You are playing a mostly G/W deck but you’ve got some blue mana symbols and a card with triple-red!

Now I notice that you do dip into blue, but you dip into it a lot less than many of the Kiki pod lists going around. You don’t run a second Exarch, you don’t have Phantasmal Image or Izzet Staticaster. A lot of people like that Exarch and Image because they allow you to kill out of nowhere. Why did you cut those?

Well those are essentially combo pieces- they’re only good when you have Birthing Pod. They let you combo if you have just a one drop or a two drop. But that chain, that’s usually 8 damage and 4 mana and sacrificing your whole board. That’s a very risky play. I wanted overall more creatures. I added another Ooze, another Voice of Resurgence. They’re easier on your manabase and more solid in all matches.

Staticaster isn’t good right now. You kill Dark Confidant and after that, it’s just sitting there.



You had mentioned you like Voice of Resurgence. It’s really reinvigorated Pod. Melira was running four at one point. You’ve got two. What’s your opinion on Voice?

 It really helps your UWR and Twin matchup. It makes all the blue cards very bad. Remand is a very good card against this deck and Voice helps you beat that. It is also good against Lightning Bolt – I think that’s the defining card of the format. I want to make all my creatures beat Bolt. It’s also good for beatdown.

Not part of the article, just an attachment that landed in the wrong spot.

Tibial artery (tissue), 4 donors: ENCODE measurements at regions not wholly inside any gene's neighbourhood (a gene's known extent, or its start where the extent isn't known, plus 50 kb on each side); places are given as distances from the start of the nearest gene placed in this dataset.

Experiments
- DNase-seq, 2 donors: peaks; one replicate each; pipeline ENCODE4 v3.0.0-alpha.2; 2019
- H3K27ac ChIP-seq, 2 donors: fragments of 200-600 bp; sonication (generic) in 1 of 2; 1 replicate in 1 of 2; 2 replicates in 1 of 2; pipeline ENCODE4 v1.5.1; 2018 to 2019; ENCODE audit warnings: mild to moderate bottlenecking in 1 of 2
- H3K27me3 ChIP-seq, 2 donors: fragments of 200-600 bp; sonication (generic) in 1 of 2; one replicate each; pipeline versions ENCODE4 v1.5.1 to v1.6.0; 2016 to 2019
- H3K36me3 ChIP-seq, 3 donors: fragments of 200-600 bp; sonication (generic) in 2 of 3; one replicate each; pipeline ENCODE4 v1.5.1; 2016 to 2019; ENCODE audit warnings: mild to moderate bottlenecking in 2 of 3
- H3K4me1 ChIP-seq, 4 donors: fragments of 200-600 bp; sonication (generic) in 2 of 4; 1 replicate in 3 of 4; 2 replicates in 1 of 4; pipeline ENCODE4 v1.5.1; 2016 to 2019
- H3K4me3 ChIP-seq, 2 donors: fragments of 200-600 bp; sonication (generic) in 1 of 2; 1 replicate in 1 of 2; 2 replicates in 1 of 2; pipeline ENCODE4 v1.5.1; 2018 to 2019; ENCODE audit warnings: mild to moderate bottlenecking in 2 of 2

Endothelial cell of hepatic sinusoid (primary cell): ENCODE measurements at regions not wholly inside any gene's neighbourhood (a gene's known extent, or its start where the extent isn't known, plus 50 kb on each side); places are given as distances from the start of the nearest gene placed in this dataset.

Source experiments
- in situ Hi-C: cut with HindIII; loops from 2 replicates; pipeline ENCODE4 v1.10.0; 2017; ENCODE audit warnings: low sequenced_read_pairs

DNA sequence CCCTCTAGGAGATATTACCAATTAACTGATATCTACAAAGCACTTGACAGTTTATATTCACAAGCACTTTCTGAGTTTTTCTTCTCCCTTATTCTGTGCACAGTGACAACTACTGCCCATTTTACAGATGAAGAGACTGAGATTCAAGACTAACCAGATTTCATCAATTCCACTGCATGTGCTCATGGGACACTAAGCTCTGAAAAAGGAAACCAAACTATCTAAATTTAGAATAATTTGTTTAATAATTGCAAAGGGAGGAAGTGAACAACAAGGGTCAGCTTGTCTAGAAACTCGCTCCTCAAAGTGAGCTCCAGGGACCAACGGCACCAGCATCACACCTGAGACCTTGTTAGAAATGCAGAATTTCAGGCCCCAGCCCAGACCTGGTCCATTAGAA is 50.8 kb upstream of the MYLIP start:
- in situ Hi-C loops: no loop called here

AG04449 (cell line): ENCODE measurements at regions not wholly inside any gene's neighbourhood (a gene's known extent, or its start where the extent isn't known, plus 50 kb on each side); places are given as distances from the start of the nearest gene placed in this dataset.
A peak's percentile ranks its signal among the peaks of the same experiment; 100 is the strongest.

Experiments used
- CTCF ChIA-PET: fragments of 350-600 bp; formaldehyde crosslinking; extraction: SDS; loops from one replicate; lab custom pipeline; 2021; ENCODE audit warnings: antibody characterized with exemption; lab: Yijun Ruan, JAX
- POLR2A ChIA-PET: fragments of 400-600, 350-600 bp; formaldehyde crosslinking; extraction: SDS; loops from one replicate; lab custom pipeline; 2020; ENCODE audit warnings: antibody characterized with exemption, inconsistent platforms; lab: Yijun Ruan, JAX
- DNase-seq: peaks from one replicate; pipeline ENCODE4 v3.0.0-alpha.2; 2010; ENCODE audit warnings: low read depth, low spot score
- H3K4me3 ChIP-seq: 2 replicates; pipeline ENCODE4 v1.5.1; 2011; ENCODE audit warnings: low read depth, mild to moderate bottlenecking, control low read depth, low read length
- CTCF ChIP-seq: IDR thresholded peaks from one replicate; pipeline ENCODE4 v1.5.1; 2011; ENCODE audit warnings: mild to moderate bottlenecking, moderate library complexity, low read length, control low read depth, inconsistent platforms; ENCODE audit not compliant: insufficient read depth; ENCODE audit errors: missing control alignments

One thing the commentators brought up was that if you just have Chord of Calling, you can combo off over a number of turns. Can you explain that?

If you have 6 permanents, you can Chord for Eternal Witness to get back Chord. Then you Chord up Restoration Angel, blinking Witness for Chord again. Then you Chord up Kiki Jiki. This is a play that many players think is too slow, but it’s a very common thing you do with Chord. If you’re not Chording for a specific hate card or a Kiki, you’re usually Chording for Witness, just advancing your board without spending a card.

I had seen you do that in several matches – the board would be stalled and you’d have Chord for Witness and the game would just about be over at that point.

What does your opponent do about that? If they attack, you can Chord up a Restoration Angel and blank their attack. Then what can they do? They spend a Bolt but you’re up a card. So it’s frustrating to play against.

Do you ever sideboard out Witness?

I never side it out. It’s a very good card. It can return all your hate cards. I have often returned Path or Fiery Justice multiple times and just wiped my opponent’s creatures. Another use is when you’re activating Pod, you can turn a 2 into a 3. Usually, you go for Kitchen Finks. If you think your opponent has Path, though, you can return that 2-drop and no matter what, you have a creature for your Pod.